In dealing with a passive-aggressive or serial complainer, Ganieany believes, the best approach is to hear him or her out, do the best you can, and then focus on the big picture. Sometimes the person who takes umbrage with you, no matter what you do, has an agenda with roots that go deeper than your encounters. “I had to let that one go,” she says. “Nothing I said or did made her happy. We can’t please everyone every time, so I didn’t take it personally. I accommodated her requests, and she still complained.”

Moving Forward and Beyond

Negative feedback can come at any time, of course, not just after class, in the locker room. Participants can be rude and disrespectful during class. A student may complain about the music playlist or mock your speech or gestures, an attendee may blatantly ignore instructions, putting others in danger—and who hasn’t had someone use a smartphone during class? The key to dealing with these and other challenges lies in how you react.

“The more energy you put into a response or thoughts about a negative situation, the more pushback you’ll get,” says Danielle Vindez, a health and fitness professional from Redondo Beach, California. “Be curious about what you heard and ask questions to learn the perspective of others. This may diffuse [the situation] and teach you more about yourself.”

Jabez Gibson, a conditioning coach from Knoxville, Tennessee, also sees negative commentary as a learning opportunity. He suggests letting the words settle and then deciding if any of what was said was true or if there is a consensus. If so, he says, find ways to get better. “Feedback is needed for improvement,” he adds. “Listen to what’s being said and put your pride in your pocket. Embrace the fact that anything can be improved upon.”

Ganieany’s advice is to be receptive and approachable. Let participants know you have an “open door” policy and encourage them to interact with you. The onus is on you, however, to offer a safe place for people to express less-than-positive thoughts. “I ask if anyone has any questions before class, [and I solicit] suggestions or feedback after class,” says Ganieany. “This gives them an outlet to bring issues to me instead of making negative remarks elsewhere.”

Christina Montell, a group fitness instructor from Phoenix, said her husband overheard negative comments about her during a class, but then also heard a shift in attitude afterwards, which proved the plasticity of thoughts and feelings. Montell says she stays focused on improving her teaching skills and doesn’t worry about winning popularity contests. “Each class is different. Participants are different. You can’t please everyone all the time,” she says. “I let my work prove how good I am.”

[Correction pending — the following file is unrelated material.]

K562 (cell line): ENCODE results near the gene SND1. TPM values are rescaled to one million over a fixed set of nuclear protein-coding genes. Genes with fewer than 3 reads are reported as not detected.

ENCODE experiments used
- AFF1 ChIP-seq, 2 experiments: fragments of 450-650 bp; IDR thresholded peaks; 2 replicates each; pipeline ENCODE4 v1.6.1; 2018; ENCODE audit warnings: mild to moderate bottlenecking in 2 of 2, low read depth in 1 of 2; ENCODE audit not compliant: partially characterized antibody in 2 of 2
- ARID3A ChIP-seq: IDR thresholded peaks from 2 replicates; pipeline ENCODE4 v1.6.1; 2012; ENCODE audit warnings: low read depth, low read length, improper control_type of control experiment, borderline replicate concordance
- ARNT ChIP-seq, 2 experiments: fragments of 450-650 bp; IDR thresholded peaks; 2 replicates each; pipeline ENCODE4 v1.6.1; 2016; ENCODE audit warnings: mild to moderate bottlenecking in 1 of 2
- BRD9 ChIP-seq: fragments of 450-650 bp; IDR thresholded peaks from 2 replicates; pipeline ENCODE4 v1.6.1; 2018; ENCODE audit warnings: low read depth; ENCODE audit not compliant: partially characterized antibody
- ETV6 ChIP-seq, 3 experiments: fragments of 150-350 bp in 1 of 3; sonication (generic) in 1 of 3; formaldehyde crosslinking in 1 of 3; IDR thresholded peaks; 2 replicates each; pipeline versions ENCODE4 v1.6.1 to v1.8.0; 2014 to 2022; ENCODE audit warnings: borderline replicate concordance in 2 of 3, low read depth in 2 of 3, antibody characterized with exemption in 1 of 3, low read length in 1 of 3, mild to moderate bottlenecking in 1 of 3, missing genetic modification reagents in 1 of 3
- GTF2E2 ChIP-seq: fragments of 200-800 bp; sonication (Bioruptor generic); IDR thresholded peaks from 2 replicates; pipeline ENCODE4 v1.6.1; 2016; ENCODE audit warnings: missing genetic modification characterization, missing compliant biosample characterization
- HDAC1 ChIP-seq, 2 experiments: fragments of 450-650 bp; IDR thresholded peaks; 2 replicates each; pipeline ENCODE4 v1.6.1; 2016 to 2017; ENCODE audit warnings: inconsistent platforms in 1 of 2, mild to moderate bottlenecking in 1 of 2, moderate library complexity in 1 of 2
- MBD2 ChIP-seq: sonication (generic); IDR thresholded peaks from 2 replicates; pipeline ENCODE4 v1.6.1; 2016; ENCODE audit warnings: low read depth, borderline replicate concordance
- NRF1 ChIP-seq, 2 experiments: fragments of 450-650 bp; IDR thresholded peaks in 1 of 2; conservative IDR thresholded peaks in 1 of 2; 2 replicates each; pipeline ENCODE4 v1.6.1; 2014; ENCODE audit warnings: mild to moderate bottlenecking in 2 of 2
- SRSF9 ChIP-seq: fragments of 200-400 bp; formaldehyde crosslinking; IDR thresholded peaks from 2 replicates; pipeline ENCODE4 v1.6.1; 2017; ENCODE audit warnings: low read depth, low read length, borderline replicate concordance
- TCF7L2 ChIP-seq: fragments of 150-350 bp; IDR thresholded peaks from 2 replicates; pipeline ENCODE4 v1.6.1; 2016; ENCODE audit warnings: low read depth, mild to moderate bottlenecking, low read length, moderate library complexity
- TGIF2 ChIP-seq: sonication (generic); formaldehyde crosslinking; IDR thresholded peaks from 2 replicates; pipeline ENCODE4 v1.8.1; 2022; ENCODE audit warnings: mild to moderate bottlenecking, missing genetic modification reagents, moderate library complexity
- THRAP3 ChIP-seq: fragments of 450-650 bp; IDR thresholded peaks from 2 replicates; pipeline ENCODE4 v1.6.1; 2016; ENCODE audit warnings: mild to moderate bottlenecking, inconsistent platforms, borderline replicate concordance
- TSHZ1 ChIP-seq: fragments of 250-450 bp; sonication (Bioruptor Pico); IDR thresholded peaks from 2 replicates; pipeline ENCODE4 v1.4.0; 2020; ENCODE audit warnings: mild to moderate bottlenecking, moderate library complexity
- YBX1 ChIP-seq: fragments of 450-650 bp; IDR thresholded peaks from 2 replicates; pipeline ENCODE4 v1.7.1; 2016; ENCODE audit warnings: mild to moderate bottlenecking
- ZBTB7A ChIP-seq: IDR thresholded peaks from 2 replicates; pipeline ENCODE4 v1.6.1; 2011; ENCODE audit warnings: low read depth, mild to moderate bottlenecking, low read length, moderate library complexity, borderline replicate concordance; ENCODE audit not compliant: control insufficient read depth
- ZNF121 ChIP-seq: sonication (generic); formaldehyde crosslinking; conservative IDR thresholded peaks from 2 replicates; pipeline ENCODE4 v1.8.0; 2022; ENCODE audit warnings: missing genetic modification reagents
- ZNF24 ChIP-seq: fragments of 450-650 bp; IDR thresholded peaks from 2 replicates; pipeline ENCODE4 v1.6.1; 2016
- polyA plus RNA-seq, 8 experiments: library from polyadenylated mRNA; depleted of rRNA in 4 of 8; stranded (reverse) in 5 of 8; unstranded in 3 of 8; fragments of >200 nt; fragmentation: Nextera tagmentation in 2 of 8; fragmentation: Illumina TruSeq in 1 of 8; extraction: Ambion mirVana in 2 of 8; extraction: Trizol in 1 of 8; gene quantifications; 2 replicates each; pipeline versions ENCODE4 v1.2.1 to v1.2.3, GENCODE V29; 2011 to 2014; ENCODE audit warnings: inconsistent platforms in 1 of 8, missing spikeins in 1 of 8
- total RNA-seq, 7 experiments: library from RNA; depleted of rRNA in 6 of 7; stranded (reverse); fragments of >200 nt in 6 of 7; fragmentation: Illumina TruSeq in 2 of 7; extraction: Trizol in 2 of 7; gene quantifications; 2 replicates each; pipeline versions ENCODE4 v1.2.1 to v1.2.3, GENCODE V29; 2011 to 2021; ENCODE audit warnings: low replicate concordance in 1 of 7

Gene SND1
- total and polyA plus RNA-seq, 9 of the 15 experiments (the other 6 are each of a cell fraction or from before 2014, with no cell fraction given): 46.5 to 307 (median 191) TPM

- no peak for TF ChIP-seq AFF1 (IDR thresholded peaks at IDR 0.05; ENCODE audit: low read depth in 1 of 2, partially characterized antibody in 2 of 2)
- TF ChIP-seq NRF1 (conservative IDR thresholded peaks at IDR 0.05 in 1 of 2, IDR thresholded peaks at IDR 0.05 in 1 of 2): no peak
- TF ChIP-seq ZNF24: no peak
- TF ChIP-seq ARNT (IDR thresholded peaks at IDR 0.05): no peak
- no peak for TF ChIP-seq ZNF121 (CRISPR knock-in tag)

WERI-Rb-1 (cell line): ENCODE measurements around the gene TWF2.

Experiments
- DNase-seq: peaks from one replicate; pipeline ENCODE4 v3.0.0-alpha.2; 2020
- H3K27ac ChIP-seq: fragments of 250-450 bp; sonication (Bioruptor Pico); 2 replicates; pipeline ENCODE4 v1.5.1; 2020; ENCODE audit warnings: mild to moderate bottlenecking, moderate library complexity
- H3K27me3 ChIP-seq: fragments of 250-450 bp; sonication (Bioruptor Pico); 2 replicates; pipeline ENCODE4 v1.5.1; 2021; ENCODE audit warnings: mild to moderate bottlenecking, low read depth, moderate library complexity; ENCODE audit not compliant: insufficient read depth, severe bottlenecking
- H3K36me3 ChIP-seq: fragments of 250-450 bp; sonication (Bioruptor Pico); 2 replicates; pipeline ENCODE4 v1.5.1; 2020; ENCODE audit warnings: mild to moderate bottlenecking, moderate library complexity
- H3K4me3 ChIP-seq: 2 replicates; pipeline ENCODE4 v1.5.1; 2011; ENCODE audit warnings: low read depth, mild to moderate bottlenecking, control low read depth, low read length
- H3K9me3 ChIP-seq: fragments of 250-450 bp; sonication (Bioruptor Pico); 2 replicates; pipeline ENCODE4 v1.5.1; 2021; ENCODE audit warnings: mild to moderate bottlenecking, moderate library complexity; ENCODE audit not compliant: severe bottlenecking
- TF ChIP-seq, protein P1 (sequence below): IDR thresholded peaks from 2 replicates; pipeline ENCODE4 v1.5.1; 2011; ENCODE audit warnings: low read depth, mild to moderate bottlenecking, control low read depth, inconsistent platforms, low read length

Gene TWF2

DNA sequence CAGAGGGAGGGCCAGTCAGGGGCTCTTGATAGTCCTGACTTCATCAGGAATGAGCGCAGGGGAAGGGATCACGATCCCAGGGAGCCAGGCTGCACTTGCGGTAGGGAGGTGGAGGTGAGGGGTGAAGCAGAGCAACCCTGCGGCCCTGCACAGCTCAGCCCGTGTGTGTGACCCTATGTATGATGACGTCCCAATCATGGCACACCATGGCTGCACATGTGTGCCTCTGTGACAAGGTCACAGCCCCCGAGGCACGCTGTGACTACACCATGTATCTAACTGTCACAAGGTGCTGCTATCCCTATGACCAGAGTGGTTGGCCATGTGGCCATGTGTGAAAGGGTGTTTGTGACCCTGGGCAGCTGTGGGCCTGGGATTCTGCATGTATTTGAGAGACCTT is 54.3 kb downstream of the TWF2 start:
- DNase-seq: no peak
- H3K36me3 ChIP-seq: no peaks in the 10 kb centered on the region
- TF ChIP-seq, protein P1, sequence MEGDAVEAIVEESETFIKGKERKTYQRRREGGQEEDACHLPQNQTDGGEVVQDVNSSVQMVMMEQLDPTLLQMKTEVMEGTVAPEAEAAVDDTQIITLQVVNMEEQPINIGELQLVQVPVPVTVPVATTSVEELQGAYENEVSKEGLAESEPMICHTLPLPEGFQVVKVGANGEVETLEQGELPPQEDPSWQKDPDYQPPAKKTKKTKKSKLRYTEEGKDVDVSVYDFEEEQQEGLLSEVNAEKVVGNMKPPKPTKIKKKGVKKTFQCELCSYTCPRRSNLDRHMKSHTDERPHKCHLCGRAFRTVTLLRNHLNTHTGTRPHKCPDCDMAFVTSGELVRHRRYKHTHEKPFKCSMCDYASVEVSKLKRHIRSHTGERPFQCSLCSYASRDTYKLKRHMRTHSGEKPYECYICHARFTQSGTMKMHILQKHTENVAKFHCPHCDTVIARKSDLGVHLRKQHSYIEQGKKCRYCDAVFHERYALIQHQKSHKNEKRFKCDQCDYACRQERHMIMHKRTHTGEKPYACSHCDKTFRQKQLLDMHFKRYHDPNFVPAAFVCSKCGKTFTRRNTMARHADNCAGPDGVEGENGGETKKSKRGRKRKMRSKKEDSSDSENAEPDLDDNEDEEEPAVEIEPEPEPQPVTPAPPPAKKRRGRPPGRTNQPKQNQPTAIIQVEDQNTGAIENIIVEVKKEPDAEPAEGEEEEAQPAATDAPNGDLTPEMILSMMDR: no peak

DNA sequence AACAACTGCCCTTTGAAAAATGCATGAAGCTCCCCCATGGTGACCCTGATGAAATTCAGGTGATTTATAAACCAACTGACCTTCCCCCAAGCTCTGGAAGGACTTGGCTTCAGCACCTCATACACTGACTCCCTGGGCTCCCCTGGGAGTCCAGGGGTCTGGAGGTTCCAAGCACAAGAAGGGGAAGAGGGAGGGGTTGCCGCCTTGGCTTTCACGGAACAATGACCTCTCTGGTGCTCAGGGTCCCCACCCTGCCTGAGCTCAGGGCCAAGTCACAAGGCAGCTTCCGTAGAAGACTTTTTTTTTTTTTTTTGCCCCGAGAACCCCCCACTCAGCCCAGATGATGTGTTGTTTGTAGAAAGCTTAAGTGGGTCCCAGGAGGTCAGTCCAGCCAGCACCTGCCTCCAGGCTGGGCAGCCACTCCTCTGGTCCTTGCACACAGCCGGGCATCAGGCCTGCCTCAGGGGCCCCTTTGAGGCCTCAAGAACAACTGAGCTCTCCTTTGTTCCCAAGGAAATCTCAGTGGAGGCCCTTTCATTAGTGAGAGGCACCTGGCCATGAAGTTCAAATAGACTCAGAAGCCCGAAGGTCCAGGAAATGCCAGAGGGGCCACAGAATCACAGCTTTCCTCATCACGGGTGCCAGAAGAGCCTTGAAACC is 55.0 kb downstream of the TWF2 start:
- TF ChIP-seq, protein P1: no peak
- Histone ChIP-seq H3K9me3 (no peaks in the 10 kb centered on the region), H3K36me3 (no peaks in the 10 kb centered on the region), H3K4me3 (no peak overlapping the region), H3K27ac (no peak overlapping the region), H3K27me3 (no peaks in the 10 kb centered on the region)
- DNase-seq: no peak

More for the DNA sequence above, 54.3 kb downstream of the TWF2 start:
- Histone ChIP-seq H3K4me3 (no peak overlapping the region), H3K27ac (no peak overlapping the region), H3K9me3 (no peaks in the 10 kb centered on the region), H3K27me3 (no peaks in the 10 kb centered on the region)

As an instructor, you are in a position to influence many people on a daily basis. In addition to this responsibility, you have to stay up-to-date on the latest exercise research and techniques, be an ambassador for your fitness facility and put aside any bad feelings you may have at a particular time to be “on” for others. Don’t let an unsettling comment take you out of the lineup. Take stock of what is said, decide if it’s true for you, and take steps to improve if it is. Otherwise, keep inspiring the world to fitness with your unique passion. Or as Korf says: “Be yourself, unabashedly.”

Tips on Transmuting Trash Talk

What should you do if you’re in the locker room and you overhear someone talking negatively about you or the class you just taught? Here are some tips to help you find your way out of a tough spot.

  • If you have a rapport with the person and you’re not feeling emotionally reactive about the comment, calmly ask for more information, listen, thank the student and offer suggestions on how you will address the situation.
  • Consider whether the comment contains a kernel of truth or whether the speaker simply has a personal agenda. If it’s the latter, let it go. If the former, ask a colleague or another class participant for his or her perspective.
  • A comment about your personal appearance can be very painful. Fitness professionals are held to a higher standard when it comes to physical fitness and beauty. This type of comment is petty. Vent to a trusted friend or loved one and focus on reinforcing your self-esteem.

Joy Keller

Joy Keller is executive editor of IDEA Fitness Journal and IDEA Fit Business Success, and is also a certified personal trainer, indoor cycling instructor, yoga teacher (RYT 200) and Reiki Master.